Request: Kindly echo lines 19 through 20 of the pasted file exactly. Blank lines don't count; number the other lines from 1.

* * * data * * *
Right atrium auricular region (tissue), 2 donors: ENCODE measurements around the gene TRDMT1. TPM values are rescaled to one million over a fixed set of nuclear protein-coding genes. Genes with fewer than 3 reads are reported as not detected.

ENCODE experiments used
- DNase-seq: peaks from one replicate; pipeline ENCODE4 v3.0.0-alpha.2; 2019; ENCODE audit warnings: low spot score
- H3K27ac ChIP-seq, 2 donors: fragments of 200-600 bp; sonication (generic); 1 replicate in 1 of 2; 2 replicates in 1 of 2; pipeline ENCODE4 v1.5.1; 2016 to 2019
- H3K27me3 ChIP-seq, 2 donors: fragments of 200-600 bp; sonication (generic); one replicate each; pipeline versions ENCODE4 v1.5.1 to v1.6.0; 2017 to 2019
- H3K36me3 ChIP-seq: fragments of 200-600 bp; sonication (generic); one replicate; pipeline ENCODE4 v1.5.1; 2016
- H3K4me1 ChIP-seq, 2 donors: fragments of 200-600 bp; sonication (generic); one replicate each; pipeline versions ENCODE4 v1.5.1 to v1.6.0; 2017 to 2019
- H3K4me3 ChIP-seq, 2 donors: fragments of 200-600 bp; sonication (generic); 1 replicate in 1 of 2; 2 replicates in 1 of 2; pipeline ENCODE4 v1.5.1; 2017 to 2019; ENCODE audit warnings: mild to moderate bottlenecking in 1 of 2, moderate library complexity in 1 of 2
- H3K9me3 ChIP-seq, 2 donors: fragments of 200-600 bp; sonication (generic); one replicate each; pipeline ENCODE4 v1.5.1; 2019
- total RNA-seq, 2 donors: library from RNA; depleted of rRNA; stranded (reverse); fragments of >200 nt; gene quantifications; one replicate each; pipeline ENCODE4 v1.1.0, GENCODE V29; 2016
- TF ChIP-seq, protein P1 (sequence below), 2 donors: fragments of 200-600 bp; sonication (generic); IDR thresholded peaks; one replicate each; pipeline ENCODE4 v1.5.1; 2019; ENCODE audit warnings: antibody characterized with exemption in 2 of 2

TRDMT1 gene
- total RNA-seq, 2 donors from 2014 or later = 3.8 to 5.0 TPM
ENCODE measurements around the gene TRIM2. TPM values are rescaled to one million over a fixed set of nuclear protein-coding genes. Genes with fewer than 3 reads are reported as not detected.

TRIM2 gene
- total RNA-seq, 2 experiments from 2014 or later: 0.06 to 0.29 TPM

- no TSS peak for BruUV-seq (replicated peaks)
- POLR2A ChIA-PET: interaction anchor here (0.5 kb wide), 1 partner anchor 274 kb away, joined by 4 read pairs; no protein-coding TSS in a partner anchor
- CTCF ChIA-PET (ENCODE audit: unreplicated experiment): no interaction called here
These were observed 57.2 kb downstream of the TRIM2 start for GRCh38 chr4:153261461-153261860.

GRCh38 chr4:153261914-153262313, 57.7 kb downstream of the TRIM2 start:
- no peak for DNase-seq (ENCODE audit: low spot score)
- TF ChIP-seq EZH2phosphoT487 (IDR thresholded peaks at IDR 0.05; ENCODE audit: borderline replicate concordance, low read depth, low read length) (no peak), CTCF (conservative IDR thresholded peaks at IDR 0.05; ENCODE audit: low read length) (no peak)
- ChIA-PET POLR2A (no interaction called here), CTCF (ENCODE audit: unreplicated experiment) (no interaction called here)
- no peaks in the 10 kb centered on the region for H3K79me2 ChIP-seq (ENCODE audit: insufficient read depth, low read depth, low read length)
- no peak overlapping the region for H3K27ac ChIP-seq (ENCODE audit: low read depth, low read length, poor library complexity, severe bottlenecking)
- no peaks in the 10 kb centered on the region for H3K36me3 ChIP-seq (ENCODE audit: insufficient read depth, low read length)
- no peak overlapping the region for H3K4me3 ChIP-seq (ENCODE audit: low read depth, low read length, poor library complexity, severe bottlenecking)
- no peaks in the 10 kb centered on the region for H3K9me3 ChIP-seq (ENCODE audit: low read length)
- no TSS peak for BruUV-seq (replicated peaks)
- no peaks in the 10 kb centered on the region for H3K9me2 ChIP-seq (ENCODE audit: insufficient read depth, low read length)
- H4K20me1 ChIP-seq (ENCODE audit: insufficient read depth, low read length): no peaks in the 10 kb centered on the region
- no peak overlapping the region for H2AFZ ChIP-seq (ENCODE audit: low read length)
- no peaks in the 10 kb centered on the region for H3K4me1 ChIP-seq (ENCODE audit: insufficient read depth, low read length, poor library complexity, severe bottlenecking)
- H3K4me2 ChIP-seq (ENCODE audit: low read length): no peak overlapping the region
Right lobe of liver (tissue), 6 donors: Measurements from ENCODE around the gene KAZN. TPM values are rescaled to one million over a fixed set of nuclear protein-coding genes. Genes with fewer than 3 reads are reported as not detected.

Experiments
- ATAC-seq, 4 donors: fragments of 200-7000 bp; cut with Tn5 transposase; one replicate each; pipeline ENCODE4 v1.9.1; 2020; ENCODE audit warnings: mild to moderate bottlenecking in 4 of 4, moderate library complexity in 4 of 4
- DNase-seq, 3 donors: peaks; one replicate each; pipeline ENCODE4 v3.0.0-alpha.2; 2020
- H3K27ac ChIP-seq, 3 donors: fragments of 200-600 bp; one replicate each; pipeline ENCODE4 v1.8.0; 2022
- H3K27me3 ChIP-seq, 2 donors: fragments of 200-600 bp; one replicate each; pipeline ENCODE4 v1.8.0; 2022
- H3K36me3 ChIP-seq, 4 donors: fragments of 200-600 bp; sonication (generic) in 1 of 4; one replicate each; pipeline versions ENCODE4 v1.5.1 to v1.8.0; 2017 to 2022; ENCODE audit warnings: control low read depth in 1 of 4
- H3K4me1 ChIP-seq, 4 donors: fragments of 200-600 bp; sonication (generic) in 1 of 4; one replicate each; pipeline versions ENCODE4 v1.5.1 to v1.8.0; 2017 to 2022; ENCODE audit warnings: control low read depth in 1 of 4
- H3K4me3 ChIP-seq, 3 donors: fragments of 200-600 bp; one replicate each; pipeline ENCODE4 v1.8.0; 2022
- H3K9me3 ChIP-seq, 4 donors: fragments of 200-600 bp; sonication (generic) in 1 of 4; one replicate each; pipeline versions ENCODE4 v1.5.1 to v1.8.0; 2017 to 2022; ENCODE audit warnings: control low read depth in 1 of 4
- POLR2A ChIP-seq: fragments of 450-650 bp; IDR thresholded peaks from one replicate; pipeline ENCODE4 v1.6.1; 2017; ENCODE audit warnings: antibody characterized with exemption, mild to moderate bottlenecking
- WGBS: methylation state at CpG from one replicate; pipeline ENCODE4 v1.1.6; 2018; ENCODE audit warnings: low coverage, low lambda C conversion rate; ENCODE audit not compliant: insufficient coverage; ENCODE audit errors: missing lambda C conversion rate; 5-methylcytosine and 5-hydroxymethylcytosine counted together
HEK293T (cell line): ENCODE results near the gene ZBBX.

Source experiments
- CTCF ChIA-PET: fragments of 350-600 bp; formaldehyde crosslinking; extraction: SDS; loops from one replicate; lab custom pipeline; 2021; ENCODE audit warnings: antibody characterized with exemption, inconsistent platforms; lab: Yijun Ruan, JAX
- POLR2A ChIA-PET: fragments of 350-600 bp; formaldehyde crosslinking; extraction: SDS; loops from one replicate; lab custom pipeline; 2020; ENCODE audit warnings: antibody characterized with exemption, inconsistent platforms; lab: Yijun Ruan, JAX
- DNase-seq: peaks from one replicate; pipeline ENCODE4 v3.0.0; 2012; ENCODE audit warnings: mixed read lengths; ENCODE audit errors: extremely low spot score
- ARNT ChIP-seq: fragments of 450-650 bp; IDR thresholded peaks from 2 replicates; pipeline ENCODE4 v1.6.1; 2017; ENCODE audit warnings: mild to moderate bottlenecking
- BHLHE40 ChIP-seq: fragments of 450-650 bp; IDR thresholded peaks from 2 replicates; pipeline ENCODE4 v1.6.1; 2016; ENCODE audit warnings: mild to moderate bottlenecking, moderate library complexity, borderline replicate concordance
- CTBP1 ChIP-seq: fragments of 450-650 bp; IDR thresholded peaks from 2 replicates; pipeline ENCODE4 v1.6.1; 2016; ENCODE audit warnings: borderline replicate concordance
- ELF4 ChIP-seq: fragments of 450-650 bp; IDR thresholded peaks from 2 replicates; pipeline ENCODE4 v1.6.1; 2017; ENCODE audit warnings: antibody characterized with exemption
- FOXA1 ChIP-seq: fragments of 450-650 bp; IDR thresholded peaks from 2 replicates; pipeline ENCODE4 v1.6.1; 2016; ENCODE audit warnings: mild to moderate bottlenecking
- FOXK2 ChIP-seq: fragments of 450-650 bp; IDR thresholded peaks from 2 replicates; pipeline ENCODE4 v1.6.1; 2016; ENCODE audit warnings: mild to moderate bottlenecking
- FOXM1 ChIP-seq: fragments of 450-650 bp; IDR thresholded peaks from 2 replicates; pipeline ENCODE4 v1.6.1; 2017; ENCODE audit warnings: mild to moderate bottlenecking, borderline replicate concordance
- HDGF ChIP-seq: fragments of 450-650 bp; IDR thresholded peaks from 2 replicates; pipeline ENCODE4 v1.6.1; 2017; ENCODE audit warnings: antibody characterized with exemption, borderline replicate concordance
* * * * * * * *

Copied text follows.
- CTCF ChIA-PET (ENCODE audit: unreplicated experiment): no interaction called here
These were observed 57.2 kb downstream of the TRIM2 start for GRCh38 chr4:153261461-153261860.